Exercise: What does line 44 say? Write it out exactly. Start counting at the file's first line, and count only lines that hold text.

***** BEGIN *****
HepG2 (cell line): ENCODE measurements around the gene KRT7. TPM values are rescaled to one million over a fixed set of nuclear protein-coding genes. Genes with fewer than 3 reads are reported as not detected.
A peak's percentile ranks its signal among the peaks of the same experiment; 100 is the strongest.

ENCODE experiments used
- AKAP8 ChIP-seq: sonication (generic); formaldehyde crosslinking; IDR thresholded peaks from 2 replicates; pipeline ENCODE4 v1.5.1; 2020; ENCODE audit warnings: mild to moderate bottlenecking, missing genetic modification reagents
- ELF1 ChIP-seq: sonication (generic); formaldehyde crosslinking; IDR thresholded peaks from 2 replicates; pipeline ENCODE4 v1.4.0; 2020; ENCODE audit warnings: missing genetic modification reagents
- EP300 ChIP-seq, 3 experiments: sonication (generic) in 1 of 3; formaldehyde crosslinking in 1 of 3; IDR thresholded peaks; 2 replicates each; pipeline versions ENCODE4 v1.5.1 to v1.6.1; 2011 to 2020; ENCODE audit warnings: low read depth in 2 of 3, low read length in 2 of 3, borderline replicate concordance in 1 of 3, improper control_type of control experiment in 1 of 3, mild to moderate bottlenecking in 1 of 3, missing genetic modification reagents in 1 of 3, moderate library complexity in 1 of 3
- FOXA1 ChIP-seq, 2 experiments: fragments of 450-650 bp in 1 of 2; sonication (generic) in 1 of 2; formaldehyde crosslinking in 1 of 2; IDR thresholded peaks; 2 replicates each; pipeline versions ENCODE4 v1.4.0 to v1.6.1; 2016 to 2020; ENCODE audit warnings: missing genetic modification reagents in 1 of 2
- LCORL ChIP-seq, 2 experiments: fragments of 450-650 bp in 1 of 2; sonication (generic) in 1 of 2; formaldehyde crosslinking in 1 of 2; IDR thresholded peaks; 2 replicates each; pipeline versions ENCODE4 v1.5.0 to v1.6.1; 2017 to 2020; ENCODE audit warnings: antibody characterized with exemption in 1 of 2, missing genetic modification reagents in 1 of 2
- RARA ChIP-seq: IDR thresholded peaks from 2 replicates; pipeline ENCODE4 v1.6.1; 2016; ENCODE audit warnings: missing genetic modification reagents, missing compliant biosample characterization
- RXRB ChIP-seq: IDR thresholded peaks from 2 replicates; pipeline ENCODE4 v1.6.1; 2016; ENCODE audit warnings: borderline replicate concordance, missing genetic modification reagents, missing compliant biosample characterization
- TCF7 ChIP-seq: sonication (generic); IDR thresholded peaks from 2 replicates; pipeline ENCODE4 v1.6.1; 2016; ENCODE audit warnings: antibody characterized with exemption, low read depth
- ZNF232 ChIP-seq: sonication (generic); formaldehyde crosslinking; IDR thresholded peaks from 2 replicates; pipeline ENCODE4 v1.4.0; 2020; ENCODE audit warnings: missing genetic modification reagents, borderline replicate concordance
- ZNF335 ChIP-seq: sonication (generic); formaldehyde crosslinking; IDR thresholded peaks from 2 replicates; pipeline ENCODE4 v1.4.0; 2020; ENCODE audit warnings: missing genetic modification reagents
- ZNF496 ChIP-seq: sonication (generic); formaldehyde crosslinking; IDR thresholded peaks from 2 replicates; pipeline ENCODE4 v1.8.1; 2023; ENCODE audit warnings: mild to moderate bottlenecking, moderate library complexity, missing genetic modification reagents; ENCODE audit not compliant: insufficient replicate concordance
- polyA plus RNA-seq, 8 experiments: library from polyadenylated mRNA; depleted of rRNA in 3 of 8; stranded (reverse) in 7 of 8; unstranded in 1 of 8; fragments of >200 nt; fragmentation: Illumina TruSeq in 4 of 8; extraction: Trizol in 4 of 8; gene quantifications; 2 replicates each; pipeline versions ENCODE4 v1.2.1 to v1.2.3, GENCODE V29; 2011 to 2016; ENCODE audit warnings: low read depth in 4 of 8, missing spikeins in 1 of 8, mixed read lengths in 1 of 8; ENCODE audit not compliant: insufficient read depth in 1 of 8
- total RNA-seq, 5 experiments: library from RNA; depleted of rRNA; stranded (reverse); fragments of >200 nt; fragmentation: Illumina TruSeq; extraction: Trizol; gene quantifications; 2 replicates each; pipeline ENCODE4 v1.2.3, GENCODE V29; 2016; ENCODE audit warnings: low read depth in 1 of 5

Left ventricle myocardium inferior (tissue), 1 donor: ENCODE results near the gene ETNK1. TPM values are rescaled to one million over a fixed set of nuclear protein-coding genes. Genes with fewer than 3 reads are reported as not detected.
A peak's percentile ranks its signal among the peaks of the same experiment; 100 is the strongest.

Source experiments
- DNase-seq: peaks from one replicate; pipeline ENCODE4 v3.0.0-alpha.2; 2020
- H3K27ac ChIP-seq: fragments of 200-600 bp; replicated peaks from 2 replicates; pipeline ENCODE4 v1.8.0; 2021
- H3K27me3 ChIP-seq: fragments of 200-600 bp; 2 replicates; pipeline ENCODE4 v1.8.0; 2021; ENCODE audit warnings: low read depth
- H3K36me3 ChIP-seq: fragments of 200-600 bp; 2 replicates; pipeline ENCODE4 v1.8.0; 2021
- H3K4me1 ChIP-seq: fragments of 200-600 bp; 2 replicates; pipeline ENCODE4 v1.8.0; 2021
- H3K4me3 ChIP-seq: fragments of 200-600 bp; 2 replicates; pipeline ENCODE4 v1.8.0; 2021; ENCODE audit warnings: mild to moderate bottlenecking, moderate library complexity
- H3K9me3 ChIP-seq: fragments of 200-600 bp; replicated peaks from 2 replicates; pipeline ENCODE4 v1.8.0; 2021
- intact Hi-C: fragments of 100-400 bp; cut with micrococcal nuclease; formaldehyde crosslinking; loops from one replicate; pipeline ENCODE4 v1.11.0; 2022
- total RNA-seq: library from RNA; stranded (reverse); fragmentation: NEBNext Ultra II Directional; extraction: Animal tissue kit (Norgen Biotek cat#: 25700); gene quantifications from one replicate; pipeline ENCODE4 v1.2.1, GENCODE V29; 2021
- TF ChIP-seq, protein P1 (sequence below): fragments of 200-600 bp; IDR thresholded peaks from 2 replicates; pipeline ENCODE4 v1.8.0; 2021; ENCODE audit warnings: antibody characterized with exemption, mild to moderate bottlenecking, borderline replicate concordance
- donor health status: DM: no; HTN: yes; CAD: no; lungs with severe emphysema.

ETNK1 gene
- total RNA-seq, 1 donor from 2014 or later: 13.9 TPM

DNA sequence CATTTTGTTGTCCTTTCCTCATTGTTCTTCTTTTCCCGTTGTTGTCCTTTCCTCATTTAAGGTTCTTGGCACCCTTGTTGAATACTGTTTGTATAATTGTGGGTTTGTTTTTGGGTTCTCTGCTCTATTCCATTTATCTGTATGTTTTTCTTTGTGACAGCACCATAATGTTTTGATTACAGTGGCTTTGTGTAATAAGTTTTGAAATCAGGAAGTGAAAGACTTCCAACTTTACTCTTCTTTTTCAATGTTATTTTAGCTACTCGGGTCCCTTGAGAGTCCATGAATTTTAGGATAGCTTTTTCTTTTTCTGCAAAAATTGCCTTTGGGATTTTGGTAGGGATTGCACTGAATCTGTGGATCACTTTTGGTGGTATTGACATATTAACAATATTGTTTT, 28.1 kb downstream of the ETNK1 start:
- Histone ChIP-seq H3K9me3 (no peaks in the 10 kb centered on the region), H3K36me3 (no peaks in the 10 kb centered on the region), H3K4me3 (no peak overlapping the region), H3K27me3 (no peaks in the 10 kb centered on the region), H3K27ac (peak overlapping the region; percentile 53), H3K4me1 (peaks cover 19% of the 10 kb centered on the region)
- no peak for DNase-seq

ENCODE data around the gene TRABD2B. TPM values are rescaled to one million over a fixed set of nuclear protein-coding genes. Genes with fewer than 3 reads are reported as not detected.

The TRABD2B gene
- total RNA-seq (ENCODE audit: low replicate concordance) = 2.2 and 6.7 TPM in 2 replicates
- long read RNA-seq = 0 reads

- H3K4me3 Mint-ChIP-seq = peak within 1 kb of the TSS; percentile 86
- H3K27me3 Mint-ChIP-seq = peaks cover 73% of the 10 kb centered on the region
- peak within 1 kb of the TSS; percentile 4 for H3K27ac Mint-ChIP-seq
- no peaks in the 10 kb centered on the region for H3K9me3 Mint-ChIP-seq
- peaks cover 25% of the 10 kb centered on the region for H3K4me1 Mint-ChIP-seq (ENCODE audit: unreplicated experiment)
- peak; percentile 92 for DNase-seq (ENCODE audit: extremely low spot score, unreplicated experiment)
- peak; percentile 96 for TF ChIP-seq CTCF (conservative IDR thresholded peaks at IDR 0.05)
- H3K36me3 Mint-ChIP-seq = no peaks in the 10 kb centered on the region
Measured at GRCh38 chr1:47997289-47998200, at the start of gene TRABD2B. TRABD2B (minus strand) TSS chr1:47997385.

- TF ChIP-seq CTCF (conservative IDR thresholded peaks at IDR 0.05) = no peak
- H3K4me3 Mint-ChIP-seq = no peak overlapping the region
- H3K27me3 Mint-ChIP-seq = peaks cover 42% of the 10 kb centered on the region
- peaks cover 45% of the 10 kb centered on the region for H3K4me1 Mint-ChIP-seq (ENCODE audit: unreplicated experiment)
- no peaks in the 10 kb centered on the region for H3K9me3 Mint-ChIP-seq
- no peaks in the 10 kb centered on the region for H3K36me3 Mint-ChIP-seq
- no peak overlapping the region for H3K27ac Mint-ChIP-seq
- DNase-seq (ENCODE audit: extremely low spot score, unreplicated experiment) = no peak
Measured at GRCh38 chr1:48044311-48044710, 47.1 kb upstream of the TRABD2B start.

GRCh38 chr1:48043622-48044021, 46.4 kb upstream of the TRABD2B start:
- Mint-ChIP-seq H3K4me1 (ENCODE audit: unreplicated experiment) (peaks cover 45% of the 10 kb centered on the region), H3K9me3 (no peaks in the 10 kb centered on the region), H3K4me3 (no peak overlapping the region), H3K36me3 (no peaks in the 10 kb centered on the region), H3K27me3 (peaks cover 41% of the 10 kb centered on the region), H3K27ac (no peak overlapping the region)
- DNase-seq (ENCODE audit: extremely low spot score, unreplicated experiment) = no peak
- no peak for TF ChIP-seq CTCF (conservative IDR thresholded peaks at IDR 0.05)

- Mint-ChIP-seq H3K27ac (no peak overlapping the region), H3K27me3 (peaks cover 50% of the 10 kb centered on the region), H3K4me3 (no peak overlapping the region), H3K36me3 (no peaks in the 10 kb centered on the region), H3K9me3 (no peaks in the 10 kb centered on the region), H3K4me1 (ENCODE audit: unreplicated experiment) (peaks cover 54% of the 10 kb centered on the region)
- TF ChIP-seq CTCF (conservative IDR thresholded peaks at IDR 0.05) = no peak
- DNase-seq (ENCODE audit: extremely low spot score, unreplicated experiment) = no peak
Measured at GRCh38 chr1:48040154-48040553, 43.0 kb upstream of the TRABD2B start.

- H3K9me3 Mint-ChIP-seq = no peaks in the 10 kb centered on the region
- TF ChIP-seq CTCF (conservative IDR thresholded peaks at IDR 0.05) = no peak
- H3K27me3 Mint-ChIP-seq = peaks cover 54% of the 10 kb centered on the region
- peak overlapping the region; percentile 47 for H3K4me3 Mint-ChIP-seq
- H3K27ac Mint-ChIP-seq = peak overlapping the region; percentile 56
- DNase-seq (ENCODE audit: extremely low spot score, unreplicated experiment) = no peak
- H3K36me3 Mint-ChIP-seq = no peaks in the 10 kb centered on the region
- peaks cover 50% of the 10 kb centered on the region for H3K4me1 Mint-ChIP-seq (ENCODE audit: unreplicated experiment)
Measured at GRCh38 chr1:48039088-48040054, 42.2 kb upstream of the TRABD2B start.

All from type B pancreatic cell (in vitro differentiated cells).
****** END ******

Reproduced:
- peaks cover 25% of the 10 kb centered on the region for H3K4me1 Mint-ChIP-seq (ENCODE audit: unreplicated experiment)